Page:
State Sen. Brandon Creighton, R-Conroe, the bill’s sponsor, described the law as a compromise between “parents, educators, employers, and children” in a statement.

“Educating the next generation of Texans is the most fundamental responsibility we have, and I authored Senate Bill 8 to place parents, not government, squarely in the center of the decisions for their children,” he said. “Giving parents the power to determine the best school for their child will encourage competition and innovation, ensuring that each Texas student has the opportunity to succeed.”

On Friday, Creighton requested an expedited ruling from Texas Attorney General Ken Paxton on whether his bill violates the Texas Constitution by diverting public dollars to private religious institutions, specifically its educational savings accounts provision.

MySA tweeted that Texas families would get $8,000 in tax dollars to send students to private schools. You can check below:

Creighton wondered if the Blain Amendments, related to Texas constitutional provisions, were “likewise unconstitutional” after recent U.S. Supreme Court rulings. State Sen. Angela Paxton, the wife to the attorney general, introduced legislation this week to eliminate “the constitutional clause that forbids the allocation of state money or property for the benefit of any sect, religious society, or theological or religious seminary.”

Catholic leaders said Friday that Creighton’s bill raised fundamental religious freedom considerations, particularly the Blain Amendments’ anti-Catholic underpinnings.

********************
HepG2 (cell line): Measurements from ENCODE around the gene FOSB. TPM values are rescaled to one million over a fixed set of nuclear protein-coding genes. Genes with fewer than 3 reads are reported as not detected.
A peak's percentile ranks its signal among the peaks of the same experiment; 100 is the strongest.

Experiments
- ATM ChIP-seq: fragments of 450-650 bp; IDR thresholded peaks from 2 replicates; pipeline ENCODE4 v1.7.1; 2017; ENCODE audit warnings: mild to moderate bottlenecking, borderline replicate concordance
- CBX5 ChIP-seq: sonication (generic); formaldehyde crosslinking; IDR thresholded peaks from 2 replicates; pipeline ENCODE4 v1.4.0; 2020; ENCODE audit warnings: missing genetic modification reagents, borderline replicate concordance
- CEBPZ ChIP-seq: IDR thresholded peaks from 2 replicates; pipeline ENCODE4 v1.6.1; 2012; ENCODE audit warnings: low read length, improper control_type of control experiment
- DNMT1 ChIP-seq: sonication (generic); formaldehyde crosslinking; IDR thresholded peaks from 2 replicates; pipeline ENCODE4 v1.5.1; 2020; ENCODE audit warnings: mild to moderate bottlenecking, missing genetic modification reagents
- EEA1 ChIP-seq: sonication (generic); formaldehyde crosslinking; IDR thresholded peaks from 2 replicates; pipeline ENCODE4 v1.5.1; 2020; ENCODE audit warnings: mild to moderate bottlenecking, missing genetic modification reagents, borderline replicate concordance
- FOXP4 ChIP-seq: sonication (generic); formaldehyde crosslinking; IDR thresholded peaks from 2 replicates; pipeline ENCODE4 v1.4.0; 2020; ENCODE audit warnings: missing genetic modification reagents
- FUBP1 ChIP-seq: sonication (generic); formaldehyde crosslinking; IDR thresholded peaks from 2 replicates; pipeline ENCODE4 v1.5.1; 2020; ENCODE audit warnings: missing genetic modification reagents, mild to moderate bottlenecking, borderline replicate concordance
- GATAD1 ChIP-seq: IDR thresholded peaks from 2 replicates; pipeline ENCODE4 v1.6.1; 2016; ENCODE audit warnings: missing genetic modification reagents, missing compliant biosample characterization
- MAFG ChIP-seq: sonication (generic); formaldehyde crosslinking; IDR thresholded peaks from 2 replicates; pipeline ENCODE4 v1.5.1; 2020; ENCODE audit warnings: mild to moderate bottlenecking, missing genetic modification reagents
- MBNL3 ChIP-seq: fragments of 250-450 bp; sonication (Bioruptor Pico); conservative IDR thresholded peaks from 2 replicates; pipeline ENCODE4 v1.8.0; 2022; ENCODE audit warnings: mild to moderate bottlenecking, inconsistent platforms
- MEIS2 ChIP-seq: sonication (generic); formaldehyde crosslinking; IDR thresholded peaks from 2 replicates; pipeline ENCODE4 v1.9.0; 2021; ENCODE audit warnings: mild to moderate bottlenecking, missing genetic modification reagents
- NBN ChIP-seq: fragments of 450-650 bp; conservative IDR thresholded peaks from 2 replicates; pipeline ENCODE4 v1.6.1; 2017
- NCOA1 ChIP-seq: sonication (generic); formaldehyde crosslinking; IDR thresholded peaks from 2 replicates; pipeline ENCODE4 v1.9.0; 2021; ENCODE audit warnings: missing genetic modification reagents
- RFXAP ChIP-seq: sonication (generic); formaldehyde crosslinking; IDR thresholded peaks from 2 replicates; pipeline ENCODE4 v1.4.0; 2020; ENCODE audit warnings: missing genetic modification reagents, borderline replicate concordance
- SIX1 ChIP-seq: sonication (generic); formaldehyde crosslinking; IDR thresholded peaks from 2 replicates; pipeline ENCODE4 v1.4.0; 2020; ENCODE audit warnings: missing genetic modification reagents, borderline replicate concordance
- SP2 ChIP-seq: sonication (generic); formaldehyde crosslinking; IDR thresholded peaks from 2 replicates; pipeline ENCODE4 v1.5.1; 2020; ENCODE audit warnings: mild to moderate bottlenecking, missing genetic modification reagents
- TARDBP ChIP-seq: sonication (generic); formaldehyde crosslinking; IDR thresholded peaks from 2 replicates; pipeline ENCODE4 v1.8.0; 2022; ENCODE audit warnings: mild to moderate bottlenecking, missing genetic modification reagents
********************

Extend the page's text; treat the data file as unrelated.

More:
“In general, it’s a good bill and a good start,” said Jennifer Allmon, executive director of the Texas Catholic Conference of Bishops. “This is a good way to begin the conversation.”

Raise Your Hand Texas executive director Michelle Smith said, “School vouchers, no matter what they are called, divert scarce public education funds to private schools and vendors not required to comply with federal protections for students with disabilities or report and track spending and student performance.”

Patrick, who presides over the state Senate, and Gov. Greg Abbott have prioritized “school choice” this session, with Abbott calling it an emergency item and urging lawmakers to pass education savings accounts.

This voucher-like program would give parents who opt out of public education state money to pay for private school tuition, online schooling, or private tutors. Abbott has promoted education savings accounts at numerous state-private schools.

“That will give all parents the ability to choose the best education option for their child,” he said during a parental rights event in Corpus Christi last month, where he announced his support for such a program. “The bottom line is this: This is really about freedom.”

Patrick and Abbott’s support taxpayer-funded private school scholarships, but parts of the bill are uncertain. The bill’s rural school financing may not be enough to garner lower house support this year. A school district with less than 20,000 kids would get $10,000 per education savings account student for the first two years under the plan.